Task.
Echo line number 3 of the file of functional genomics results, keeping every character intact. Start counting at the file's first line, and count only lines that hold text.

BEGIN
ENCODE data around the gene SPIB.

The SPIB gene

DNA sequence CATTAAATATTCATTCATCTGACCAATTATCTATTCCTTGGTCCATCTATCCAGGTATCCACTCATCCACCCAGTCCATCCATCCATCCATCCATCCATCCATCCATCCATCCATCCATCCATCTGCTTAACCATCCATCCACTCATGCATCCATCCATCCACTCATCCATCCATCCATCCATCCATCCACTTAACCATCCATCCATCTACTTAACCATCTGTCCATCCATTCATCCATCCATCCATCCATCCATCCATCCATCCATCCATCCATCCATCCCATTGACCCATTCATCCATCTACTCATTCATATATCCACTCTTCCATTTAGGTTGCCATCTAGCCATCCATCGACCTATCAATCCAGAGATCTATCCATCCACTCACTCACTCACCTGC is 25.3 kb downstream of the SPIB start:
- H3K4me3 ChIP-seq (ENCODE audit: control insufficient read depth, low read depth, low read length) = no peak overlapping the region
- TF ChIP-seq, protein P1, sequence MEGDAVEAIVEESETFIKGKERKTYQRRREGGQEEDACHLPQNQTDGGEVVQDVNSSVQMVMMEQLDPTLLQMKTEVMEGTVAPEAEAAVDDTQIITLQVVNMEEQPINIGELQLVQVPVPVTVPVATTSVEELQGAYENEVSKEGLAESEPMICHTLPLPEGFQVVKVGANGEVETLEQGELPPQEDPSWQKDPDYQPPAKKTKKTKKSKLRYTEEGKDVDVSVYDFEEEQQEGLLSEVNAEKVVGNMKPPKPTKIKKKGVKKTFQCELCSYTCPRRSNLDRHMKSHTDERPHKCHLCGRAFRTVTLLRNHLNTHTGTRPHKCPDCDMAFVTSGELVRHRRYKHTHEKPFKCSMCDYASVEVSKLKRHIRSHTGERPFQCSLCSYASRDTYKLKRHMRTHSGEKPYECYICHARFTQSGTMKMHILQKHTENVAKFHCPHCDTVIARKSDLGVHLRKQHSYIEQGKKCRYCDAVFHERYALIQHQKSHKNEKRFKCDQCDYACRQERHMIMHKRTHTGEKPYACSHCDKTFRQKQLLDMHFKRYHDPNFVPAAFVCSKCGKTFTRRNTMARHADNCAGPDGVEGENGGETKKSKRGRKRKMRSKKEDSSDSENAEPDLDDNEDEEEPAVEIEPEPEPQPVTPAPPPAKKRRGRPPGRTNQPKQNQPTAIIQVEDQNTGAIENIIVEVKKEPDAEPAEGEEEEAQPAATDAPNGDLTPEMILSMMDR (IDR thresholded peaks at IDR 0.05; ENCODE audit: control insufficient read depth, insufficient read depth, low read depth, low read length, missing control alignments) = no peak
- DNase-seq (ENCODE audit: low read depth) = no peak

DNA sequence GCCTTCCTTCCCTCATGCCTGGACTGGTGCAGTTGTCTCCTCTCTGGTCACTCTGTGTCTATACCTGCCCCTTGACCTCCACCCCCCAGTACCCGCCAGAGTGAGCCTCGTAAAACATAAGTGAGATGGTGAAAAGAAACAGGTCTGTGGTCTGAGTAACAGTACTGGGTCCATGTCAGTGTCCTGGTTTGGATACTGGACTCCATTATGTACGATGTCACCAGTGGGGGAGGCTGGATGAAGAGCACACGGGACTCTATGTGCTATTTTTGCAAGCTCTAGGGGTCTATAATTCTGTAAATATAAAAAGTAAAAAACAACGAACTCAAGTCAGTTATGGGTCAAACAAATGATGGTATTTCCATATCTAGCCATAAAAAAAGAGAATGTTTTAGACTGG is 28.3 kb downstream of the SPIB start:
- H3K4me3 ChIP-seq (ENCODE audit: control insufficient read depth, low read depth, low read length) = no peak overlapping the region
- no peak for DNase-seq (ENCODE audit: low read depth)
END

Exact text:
DNA sequence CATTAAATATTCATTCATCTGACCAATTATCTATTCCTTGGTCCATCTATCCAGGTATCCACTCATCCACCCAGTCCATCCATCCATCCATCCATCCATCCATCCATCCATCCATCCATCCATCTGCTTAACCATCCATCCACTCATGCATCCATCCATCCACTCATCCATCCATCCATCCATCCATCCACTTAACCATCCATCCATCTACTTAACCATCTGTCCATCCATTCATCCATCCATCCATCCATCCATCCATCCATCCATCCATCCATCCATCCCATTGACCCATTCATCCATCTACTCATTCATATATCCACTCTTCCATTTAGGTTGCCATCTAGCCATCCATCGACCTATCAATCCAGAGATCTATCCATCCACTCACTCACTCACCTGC is 25.3 kb downstream of the SPIB start: